Kids of pregnant women who took SSRIs have a higher risk of speech disorders, a study finds
6% to 10% of pregnant women worldwide are exposed to antidepressants, author says
Selective serotonin reuptake inhibitors, known as SSRIs, are the most common type of antidepressants prescribed to pregnant women. Yet a new study indicates that when taken during pregnancy, the drugs are associated with a higher risk of language disorders, including dyslexia, in offspring.
The children of women who took SSRIs while pregnant have a 37% greater risk of speech or language disorders compared with the children of depressed but unmedicated mothers, the researchers say.
In practical terms, if a depressed mother did not take antidepressants, her child’s risk of being diagnosed with a speech or language disorder would be about 1%, but if she took an SSRI, it would increase to 1.37%, explained Dr. Alan Brown, lead author of the study and a professor of psychiatry and epidemiology at Columbia University Medical Center.
“When you have relative risks that are 1.37, they’re considered to be low. But because so many people are exposed – 6% to 10% of mothers are exposed (to antidepressants) throughout the world – it’s increasing the public health burden,” Brown said, explaining that this burden amounts to more expenses.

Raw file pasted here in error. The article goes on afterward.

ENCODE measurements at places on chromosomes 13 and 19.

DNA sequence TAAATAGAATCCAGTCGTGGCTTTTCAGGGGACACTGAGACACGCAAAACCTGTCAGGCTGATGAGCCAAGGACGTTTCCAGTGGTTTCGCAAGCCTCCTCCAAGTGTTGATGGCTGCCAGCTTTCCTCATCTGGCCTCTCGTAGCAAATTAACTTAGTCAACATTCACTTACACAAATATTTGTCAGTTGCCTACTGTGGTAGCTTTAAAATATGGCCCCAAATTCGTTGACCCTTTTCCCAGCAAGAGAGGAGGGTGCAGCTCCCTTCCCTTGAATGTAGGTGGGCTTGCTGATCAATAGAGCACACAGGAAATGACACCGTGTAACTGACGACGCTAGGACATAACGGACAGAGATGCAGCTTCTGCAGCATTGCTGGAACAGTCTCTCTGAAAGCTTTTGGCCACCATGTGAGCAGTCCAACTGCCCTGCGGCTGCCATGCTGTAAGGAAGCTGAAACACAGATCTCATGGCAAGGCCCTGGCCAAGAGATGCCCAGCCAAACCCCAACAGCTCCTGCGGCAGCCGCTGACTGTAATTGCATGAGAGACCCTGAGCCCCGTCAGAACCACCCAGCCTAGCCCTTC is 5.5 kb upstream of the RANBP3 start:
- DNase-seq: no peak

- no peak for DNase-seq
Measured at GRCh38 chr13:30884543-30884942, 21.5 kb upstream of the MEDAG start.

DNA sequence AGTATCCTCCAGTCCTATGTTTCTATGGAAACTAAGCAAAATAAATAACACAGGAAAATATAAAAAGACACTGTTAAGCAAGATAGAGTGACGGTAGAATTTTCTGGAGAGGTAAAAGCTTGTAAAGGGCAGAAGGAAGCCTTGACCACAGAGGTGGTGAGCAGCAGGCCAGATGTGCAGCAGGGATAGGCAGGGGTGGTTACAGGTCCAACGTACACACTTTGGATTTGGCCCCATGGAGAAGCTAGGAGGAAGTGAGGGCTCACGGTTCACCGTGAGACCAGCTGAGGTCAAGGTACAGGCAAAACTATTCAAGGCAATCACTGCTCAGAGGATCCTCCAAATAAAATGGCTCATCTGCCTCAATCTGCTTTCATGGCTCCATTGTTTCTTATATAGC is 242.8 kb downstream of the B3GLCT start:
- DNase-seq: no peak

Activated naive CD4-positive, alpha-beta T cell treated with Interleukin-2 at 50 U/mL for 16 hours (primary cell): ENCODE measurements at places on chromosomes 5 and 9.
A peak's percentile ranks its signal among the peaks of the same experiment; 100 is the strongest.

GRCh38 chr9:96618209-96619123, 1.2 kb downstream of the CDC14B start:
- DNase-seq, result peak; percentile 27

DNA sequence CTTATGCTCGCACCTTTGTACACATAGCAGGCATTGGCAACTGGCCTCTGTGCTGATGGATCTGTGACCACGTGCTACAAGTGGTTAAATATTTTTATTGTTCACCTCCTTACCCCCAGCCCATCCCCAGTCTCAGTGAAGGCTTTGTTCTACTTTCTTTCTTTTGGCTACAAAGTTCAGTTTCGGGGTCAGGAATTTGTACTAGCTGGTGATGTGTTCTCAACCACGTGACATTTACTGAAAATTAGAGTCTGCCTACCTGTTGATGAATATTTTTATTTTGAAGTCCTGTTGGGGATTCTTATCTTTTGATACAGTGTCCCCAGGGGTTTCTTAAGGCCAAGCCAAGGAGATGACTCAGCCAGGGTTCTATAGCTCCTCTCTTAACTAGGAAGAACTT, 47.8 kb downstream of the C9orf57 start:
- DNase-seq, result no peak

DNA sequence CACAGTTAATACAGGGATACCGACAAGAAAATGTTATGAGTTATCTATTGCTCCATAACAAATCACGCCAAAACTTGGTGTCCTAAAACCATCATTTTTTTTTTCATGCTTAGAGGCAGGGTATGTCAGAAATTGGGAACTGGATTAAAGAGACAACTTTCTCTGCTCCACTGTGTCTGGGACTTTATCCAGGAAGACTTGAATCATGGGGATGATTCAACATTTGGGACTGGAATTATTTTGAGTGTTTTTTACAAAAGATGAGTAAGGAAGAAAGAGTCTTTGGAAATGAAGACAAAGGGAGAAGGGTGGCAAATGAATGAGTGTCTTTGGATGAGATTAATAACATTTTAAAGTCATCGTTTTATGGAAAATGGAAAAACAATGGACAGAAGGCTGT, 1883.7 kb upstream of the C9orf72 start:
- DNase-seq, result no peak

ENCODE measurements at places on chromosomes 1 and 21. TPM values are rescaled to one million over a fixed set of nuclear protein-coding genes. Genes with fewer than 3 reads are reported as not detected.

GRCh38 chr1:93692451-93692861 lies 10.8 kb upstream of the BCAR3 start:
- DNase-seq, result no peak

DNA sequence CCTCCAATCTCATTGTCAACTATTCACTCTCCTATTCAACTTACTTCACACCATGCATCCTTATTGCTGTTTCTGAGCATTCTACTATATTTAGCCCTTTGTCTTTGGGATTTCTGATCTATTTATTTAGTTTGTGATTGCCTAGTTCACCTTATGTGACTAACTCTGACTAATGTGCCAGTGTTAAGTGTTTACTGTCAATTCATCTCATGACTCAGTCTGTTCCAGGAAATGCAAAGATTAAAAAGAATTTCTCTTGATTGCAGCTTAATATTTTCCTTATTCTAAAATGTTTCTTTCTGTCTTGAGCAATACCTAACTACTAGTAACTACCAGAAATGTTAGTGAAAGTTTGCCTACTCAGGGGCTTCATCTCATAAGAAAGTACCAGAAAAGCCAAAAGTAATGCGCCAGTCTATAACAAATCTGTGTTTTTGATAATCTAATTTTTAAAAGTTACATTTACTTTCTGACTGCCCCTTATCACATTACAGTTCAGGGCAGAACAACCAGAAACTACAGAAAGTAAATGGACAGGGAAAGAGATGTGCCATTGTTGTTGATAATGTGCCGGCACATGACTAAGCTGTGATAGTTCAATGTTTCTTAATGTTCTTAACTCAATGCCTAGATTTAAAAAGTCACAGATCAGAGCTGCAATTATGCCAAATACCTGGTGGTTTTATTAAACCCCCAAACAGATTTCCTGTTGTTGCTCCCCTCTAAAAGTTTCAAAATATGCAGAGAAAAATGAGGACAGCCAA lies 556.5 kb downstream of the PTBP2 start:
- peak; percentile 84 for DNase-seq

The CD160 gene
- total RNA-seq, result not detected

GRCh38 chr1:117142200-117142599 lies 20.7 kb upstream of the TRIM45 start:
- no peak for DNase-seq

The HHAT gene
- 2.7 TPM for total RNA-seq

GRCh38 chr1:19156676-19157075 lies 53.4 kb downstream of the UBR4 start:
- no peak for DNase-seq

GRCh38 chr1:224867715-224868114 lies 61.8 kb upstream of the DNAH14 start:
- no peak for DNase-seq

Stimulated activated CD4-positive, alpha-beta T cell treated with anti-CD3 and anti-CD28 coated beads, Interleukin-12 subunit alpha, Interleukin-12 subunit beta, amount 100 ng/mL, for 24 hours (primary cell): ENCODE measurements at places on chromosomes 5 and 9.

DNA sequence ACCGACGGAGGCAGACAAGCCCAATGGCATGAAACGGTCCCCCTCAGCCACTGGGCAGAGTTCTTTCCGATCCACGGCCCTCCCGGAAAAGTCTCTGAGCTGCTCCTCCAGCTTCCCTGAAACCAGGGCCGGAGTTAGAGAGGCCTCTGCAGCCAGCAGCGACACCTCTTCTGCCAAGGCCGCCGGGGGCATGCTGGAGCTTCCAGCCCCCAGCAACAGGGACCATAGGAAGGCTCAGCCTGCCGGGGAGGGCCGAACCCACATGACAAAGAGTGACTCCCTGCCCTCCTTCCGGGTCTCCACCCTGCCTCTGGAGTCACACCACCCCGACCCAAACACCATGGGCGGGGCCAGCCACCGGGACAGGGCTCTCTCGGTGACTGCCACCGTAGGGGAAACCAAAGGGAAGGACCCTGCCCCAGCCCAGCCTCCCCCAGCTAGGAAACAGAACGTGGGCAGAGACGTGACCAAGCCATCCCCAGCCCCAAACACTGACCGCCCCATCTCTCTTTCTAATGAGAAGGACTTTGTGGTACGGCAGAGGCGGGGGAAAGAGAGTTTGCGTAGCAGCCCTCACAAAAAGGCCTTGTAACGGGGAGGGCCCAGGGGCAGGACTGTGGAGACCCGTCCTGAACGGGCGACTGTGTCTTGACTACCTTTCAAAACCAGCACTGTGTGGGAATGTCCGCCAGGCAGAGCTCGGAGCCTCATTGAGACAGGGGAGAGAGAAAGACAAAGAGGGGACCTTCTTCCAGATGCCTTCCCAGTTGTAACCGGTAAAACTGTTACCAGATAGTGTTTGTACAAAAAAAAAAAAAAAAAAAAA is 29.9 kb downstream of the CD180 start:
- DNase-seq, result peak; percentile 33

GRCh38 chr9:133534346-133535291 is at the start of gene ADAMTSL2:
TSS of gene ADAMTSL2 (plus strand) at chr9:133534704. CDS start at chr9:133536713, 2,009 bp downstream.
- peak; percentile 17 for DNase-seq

“I don’t think individuals have to worry about this, but I do think at the population level, it makes a very big difference,” added Brown.
Comparing children over time
For the study, published in the journal JAMA Psychiatry on Wednesday, Brown and his colleagues examined the national medical registries of Finland. The team waded through records from 845,345 single live births between 1996 and 2010 and categorized mothers into three groups.
The first “exposure” group included 15,596 mothers who purchased SSRIs once or more before or during pregnancy. A second group consisted of 9,537 mothers who had been diagnosed with depression or another psychiatric disorder but did not purchase antidepressants during pregnancy. The third group included 31,207 mothers who had never been diagnosed with depression and never purchased antidepressants.
Brown explained that he and his colleagues used the purchase of antidepressants to represent antidepressant use. When a woman refilled her prescription, it seemed likely she had been taking the pills and wanted to continue doing so.
Using data from the registries, the researchers discovered an increased risk of speech/language disorders diagnosed among children of women who used SSRIs during pregnancy and the children of women with depression who did not take an SSRI, compared with the children of women who were not depressed (or medicated).
However, comparing children born to the two groups of depressed women, Brown and his colleagues discovered an even higher rate of speech/language disorders among the children of women who purchased SSRIs at least twice during pregnancy.
“These disorders are quite prevalent in the population. They cause significant impairment,” Brown said.
Dyslexia, articulation disorders and other diagnosed language disorders can have a “potentially big effect on school function and later life function,” he added. “It’s a significant public health issue: A lot of therapies, speech language therapies, a lot of funds get invested. It’s a large burden to society and also to individuals.”